LEWISTON – If Steven Wright were a mountain goat, a person may be able to understand the course he took during his first 24 hours lost in the Maine woods.

Investigators from the Maine Warden Service are still analyzing the data in the Global Positioning System device Wright was carrying when he became lost near Tumbledown Mountain in northern Franklin County while hunting deer on Monday.

Wright, of Woodford, Vt., was hunting during the waning days of Maine’s muzzleloader season, which ends today.

He was found Wednesday evening by snowmobiler Donald Eisenhaur in an area closed to hunting.

On Friday, wardens announced they would not charge Wright with any hunting violations.

“There appears to be no credible information that leads us to believe that the intent of this individual was to violate the law,” said Acting Major Joel Wilkinson of the Maine Warden Service. “The severe weather and the physical and mental conditions of Mr. Wright during this ordeal were given careful consideration by the Maine Warden Service before making this determination.”

The north side of Number 6 Road near Byron was closed to muzzleloader hunting for deer a half-hour after sunset on Dec. 1. The south side remains open until a half-hour after sunset today.

The Maine Warden Service took possession of Wright’s GPS unit after his rescue, and wardens spent most of Thursday and Friday recovering data from the device.

They marveled at the course Wright took, based on the map they’ve made from the data in the unit, according to Deborah Turcotte, the acting director of public information and education for the Maine Department of Inland Fisheries and Wildlife.

Wright told reporters and wardens that he was following deer tracks when he became lost as the first major snow storm of the season was developing on Monday. More than 15 inches of snow fell in the area on Monday and into Tuesday.

GPS units communicate with satellites to help pinpoint a person’s location on the ground, but the satellite signals can be blocked if the unit doesn’t have a clear view of the sky. The units need to be able to communicate with at least three satellites in order to provide an accurate triangulation of its location.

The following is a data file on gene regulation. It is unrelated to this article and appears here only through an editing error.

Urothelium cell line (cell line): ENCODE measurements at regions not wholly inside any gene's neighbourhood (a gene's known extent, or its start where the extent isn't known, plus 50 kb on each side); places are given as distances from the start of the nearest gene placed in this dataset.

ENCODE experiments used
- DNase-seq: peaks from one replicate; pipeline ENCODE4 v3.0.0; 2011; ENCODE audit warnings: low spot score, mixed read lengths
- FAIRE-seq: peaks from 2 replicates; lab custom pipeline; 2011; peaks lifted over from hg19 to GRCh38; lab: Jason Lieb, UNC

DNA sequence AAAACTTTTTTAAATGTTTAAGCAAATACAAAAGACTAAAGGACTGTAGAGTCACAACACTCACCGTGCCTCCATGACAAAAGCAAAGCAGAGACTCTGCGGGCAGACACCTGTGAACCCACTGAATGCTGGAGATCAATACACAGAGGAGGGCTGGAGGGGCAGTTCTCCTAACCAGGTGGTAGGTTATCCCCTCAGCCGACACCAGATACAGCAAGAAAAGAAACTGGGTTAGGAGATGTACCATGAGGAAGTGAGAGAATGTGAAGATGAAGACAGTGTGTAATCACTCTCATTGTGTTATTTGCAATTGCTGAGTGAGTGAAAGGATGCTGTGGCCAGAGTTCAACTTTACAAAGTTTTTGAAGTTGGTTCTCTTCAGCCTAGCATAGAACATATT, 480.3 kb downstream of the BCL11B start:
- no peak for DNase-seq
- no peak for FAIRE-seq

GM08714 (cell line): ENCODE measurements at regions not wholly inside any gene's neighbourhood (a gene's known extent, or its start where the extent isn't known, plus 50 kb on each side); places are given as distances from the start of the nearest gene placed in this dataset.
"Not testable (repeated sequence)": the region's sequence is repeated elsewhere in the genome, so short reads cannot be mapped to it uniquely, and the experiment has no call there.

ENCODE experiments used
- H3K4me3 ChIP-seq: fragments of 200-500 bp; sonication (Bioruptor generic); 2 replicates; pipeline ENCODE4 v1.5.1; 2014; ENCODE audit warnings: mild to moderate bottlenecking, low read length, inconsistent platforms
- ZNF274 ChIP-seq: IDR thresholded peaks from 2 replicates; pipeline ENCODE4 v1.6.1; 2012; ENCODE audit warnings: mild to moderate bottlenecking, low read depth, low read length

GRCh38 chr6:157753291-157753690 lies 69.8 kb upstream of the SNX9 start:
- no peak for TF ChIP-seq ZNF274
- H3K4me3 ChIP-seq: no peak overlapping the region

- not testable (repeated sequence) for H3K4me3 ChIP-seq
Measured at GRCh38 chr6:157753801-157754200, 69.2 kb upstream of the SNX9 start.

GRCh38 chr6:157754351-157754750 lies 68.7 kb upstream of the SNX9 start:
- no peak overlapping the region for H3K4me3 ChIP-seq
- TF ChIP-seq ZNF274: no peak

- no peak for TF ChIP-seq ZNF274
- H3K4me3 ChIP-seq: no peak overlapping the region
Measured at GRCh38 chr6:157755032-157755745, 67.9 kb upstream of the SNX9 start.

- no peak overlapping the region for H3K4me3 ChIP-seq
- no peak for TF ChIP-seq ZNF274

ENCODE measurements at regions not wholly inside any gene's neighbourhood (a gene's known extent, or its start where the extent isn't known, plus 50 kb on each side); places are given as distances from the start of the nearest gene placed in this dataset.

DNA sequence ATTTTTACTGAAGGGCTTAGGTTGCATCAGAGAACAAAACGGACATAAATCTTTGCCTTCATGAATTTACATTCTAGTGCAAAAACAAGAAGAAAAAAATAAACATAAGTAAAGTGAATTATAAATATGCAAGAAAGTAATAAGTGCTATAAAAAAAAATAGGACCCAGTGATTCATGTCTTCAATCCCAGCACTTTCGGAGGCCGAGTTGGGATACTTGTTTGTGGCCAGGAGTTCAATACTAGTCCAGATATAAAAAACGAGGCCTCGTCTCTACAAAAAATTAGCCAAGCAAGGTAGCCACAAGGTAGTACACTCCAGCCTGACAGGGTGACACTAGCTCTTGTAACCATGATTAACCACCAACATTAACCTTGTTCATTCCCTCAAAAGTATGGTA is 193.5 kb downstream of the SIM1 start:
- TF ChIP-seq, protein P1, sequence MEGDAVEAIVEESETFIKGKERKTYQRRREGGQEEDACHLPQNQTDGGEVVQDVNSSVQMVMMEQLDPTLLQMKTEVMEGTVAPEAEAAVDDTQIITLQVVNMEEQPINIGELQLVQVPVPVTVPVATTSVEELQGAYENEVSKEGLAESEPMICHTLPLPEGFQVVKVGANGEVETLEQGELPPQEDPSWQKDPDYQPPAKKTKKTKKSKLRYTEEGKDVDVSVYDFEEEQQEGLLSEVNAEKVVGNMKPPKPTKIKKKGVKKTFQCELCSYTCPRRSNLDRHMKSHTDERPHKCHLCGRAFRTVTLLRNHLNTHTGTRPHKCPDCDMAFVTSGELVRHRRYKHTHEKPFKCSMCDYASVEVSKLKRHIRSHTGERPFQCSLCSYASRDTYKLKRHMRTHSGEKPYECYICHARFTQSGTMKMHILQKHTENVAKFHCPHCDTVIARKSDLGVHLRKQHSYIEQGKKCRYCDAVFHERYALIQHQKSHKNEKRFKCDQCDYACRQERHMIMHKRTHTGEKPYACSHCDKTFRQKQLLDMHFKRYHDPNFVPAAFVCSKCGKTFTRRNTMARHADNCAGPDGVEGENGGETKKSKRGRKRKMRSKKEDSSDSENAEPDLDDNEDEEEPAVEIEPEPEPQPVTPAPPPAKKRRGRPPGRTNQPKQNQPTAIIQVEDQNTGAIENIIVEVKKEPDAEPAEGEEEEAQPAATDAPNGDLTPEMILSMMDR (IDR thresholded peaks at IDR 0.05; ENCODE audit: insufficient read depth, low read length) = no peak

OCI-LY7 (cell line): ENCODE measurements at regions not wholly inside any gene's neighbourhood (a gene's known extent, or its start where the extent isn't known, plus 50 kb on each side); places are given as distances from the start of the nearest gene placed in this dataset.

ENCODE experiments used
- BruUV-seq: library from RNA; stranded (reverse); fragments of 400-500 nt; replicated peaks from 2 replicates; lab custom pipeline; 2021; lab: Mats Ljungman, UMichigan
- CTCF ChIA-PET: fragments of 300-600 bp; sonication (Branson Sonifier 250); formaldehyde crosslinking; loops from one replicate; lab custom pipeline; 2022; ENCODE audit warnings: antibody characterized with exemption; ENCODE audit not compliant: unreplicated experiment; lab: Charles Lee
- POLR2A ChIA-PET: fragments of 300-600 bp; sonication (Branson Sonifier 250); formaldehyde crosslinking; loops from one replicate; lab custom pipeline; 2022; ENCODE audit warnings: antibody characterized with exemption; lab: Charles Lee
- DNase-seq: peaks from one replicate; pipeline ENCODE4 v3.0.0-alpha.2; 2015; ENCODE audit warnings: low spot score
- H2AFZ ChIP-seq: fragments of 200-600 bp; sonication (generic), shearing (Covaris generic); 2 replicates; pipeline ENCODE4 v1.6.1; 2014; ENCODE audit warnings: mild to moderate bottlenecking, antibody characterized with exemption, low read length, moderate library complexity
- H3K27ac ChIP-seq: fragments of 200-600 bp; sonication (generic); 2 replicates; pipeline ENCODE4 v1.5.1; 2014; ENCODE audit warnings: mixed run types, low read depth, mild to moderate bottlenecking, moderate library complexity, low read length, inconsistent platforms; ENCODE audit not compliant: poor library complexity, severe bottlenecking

Wright was found 4.1 miles (straight-line distance) north of where his truck was parked, but he wandered many more miles trying to find his way out of the woods. Wardens have not been able to fully calculate how far he wandered before being found.

Wardens have yet to say whether Wright’s unit was malfunctioning, but have said the tracking function in the device appears to have been working correctly. That’s allowed them them to reconstruct most the hunter’s route during the first 24 hours he was lost.

“It really is fascinating data,” Turcotte said Friday. She also said wardens are not sure whether Wright’s GPS lost its signal on occasion because it was inside his frozen clothing.

What the data shows is that Wright hiked up a shoulder of Tumbledown Mountain’s east side, crossed the mountain’s remote alpine pond during a blizzard, meandered in an area near the pond for about an hour afterward, before finding his way to a small stream on the mountain’s north side.

Wright followed the stream bed to a gravel pit before following a logging road north. There is little data from his GPS unit for his second day in the wilderness, but at one point during the first night Wright was a close as a quarter-mile from the road where his pick-up truck was parked and his hunting companions were searching for him.

Wright traveled back and forth up and down the mountain’s steep and wooded slopes, but he also circled downward and around the mountain’s backside, based on the recovered data.

The path he took was almost completely out of the perimeter of the search area established by the wardens and volunteer search and rescue volunteers.

Wright, who remained at Central Maine Medical Center in Lewiston on Friday, was in fair condition, a hospital spokesman said. He was unable to speak to a reporter.

Meanwhile, Eisenhaur, the snowmobiler who rescued Wright, said finding the nearly frozen hunter Wednesday afternoon as darkness fell was “a fluke.”

“I usually ride in the mornings and haven’t been going on that trail because they were plowing it for loggers but since they stopped, I just happened to decide to ride in there,” Eisenhaur said at his home Friday.

That Eisenhaur decided to take an afternoon ride on his new machine wasn’t the only fluke that day. Snowmobilers don’t usually backtrack on the same trail as he decided to do that day, Eisenhaur said. Wright saw Eisenhaur go past but he was in a ditch and Eisenhaur didn’t see Wright until Eisenhaur came back on the same path on his way home.

“I wasn’t looking for him. I just was in the right place at the right time,” Eisenhaur said dismissing the notion he was a hero.

Eisenhaur did say he would like to meet Wright again under better circumstances and just talk with him a bit.

Staff Writer Ann Bryant and Regional Editor Scott Thistle contributed to this report.


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